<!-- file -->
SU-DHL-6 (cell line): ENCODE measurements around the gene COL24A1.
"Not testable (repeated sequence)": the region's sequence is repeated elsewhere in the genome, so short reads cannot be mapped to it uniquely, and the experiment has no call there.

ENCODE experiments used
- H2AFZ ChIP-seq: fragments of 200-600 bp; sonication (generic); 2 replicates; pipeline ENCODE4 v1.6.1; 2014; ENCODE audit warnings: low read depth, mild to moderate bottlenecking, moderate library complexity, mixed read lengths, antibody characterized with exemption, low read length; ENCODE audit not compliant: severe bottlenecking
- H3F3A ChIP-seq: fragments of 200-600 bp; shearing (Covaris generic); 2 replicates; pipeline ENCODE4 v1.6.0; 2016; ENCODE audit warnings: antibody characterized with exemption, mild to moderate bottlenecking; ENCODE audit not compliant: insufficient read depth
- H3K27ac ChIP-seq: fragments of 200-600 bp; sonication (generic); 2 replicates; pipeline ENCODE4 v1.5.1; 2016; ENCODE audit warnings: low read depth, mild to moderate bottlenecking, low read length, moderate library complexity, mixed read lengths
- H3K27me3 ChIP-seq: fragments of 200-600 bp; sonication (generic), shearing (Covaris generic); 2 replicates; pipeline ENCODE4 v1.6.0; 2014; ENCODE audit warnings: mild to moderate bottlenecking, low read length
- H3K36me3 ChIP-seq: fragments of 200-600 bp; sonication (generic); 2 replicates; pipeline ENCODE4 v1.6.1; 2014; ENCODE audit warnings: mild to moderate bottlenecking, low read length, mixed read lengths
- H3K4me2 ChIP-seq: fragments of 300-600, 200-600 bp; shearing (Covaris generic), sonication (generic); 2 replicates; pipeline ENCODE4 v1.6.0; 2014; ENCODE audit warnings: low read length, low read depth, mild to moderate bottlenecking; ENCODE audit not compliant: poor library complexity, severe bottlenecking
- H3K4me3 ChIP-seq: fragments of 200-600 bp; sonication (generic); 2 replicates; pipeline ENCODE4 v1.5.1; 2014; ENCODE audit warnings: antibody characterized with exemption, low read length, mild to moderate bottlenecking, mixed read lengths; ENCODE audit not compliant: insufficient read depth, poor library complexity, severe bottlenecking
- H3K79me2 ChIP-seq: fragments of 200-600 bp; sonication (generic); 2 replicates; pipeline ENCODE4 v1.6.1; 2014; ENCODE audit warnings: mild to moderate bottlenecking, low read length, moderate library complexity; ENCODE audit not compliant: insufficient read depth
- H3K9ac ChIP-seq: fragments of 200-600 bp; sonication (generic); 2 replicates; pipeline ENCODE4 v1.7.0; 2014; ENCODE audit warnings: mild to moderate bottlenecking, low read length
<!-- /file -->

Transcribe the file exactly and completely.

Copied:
SU-DHL-6 (cell line): ENCODE measurements around the gene COL24A1.
"Not testable (repeated sequence)": the region's sequence is repeated elsewhere in the genome, so short reads cannot be mapped to it uniquely, and the experiment has no call there.

ENCODE experiments used
- H2AFZ ChIP-seq: fragments of 200-600 bp; sonication (generic); 2 replicates; pipeline ENCODE4 v1.6.1; 2014; ENCODE audit warnings: low read depth, mild to moderate bottlenecking, moderate library complexity, mixed read lengths, antibody characterized with exemption, low read length; ENCODE audit not compliant: severe bottlenecking
- H3F3A ChIP-seq: fragments of 200-600 bp; shearing (Covaris generic); 2 replicates; pipeline ENCODE4 v1.6.0; 2016; ENCODE audit warnings: antibody characterized with exemption, mild to moderate bottlenecking; ENCODE audit not compliant: insufficient read depth
- H3K27ac ChIP-seq: fragments of 200-600 bp; sonication (generic); 2 replicates; pipeline ENCODE4 v1.5.1; 2016; ENCODE audit warnings: low read depth, mild to moderate bottlenecking, low read length, moderate library complexity, mixed read lengths
- H3K27me3 ChIP-seq: fragments of 200-600 bp; sonication (generic), shearing (Covaris generic); 2 replicates; pipeline ENCODE4 v1.6.0; 2014; ENCODE audit warnings: mild to moderate bottlenecking, low read length
- H3K36me3 ChIP-seq: fragments of 200-600 bp; sonication (generic); 2 replicates; pipeline ENCODE4 v1.6.1; 2014; ENCODE audit warnings: mild to moderate bottlenecking, low read length, mixed read lengths
- H3K4me2 ChIP-seq: fragments of 300-600, 200-600 bp; shearing (Covaris generic), sonication (generic); 2 replicates; pipeline ENCODE4 v1.6.0; 2014; ENCODE audit warnings: low read length, low read depth, mild to moderate bottlenecking; ENCODE audit not compliant: poor library complexity, severe bottlenecking
- H3K4me3 ChIP-seq: fragments of 200-600 bp; sonication (generic); 2 replicates; pipeline ENCODE4 v1.5.1; 2014; ENCODE audit warnings: antibody characterized with exemption, low read length, mild to moderate bottlenecking, mixed read lengths; ENCODE audit not compliant: insufficient read depth, poor library complexity, severe bottlenecking
- H3K79me2 ChIP-seq: fragments of 200-600 bp; sonication (generic); 2 replicates; pipeline ENCODE4 v1.6.1; 2014; ENCODE audit warnings: mild to moderate bottlenecking, low read length, moderate library complexity; ENCODE audit not compliant: insufficient read depth
- H3K9ac ChIP-seq: fragments of 200-600 bp; sonication (generic); 2 replicates; pipeline ENCODE4 v1.7.0; 2014; ENCODE audit warnings: mild to moderate bottlenecking, low read length